The Two Most Negative Ads Thus Far In The Race For Attorney General; The Sprint To The Finish Line

With 10 days before the June 7 primary, and with early voting having already begun, both Raúl Torrez and Brian Colón are airing negative campaign ads against each other as they run to be the next New Mexico Attorney General. It’s a sprint to the finish line.


In early April, and before Brian Colón began his TV Ads, Raúl Torrez began an aggressive TV media campaign that repeatedly faulted Colón as a “career politician” who lacks “experience in public safety.” Torrez secured the endorsement of Democrat Senator Martin Heinrich who went so far as to do a TV commercial for Torrez saying that Torrez had his vote. Torrez has run an advertising campaign running at least 6 sperate commercials featuring him alone, one featuring Heinrich and negative ads against Colón.

On May 24, Raúl Torrez began to run his most negative campaign ad of the election thus far. The ad is very dramatic and emotional and it is as misleading as it is emotional. It is a 30 second commercial. It has the mother of UNM baseball player Jackson Weller, who was killed Darian Bashir outside a Nob Hill bar in 2019, appearing and looking directly into the camera telling Brian Colón to stop lying about the record of Raúl Torrez and that Torrez convicted Brashir who was sentenced to life in prison. The truth is, Torrez did not try the case himself but took credit for the conviction. What is not disclosed in the ad is that two years before the murder of Jackson Weller, Darian Bashir was arrested for the shooting of another man outside a downtown bar. Although Bashir was charged with the first murder, he never went to trial in that case and was released. A District Court Judge found that the office of District Attorney Raúl Torrez failed to comply with court ordered deadlines, did not interview witnesses on time, did not respond to motions as required by court orders with an unlicensed attorney appointed by Torrez handling the case. The first case was dismissed, Brashire was released and Brashire then killed Jackson Weller.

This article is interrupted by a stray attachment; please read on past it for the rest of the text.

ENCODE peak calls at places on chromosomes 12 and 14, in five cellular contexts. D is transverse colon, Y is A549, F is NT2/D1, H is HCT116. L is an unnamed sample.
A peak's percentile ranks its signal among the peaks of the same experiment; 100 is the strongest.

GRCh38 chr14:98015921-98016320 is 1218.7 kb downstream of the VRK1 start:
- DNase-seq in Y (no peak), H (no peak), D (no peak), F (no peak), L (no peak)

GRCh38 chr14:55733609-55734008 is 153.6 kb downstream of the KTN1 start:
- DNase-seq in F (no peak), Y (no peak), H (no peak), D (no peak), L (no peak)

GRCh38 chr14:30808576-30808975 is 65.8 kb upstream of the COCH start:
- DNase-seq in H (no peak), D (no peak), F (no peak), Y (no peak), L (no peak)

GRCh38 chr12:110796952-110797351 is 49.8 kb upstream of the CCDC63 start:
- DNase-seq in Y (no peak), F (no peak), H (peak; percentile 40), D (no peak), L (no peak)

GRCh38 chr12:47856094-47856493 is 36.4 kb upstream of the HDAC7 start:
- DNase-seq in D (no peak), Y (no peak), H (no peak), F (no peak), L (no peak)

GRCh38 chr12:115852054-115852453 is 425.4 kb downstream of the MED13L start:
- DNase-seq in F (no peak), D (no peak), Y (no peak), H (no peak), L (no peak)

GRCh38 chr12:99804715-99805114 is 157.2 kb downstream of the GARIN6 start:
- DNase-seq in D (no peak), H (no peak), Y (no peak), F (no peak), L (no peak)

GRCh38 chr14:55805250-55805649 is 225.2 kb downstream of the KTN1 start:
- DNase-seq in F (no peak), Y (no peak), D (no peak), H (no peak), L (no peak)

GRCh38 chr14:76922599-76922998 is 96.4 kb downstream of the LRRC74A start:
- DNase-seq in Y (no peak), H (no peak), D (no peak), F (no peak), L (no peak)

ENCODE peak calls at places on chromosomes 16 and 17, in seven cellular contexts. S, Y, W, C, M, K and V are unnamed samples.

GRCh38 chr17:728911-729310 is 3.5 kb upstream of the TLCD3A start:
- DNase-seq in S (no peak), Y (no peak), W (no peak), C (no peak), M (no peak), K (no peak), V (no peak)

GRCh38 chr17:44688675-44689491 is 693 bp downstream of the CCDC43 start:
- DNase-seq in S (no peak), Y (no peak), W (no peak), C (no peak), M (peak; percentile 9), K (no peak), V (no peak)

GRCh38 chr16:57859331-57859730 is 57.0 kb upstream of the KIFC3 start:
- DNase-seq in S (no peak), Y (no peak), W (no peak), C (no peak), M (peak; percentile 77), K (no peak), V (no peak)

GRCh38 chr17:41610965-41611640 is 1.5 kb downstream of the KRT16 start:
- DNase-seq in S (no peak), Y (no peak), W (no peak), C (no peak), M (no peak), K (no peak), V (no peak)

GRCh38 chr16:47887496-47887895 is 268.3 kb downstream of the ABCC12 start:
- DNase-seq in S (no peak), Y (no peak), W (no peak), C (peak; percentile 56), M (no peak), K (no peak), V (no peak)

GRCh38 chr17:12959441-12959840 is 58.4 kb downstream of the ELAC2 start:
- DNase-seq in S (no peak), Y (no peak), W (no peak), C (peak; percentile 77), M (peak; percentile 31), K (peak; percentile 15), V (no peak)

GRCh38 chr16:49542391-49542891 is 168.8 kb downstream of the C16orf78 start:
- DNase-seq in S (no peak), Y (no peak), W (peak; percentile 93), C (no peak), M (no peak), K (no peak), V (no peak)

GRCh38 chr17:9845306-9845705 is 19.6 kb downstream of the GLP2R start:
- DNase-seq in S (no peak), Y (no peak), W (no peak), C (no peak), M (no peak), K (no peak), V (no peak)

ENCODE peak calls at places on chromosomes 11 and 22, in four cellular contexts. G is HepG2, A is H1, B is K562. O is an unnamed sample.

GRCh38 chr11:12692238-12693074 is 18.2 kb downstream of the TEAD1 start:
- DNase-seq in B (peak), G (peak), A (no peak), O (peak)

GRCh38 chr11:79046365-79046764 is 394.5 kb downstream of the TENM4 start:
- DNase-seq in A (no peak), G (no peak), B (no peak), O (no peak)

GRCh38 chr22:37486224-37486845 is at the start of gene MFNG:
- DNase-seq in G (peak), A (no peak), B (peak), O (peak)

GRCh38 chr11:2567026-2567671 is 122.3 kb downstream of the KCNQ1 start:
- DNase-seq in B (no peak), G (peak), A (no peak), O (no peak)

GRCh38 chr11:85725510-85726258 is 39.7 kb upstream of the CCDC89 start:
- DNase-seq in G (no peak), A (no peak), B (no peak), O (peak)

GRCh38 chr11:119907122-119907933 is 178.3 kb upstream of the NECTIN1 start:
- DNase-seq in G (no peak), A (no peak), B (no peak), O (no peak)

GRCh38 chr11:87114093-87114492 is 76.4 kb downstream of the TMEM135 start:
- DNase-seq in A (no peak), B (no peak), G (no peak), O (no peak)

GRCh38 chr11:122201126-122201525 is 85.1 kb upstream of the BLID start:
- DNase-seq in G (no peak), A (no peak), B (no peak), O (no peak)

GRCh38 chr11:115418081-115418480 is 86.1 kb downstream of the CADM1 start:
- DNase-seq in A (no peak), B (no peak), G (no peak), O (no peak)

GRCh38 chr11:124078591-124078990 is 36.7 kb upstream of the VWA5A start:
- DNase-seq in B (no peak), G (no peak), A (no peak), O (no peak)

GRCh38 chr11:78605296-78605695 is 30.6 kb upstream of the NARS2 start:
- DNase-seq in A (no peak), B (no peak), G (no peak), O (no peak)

A search for a link to the campaign ad yielded no results for a link.


Brian Colón has had 7 campaign commercials. The first was an emotional one where Colón describes his personal struggles, being raised in poverty and having to hock his dad’s wedding ring. In the second ad, Colón talks about a “shield and sword” approach to prosecutions and protecting the general public. Colón’s 3rd, 4th, 5th and 6ht ads are far more effective TV ads. Other ads go into great detail about Torrez’s “failed prosecution rates” as Bernalillo County District Attorney and his failure to keep the public safe. Statistics prepared by the District Court reveal the Bernalillo County District Attorney’s Office under Raúl Torrez has a 65% combined dismissal, acquittal and mistrial rate with cases charge by grand juries. A recent ad features Colón going into great deal about why his diverse experience make him the most qualified.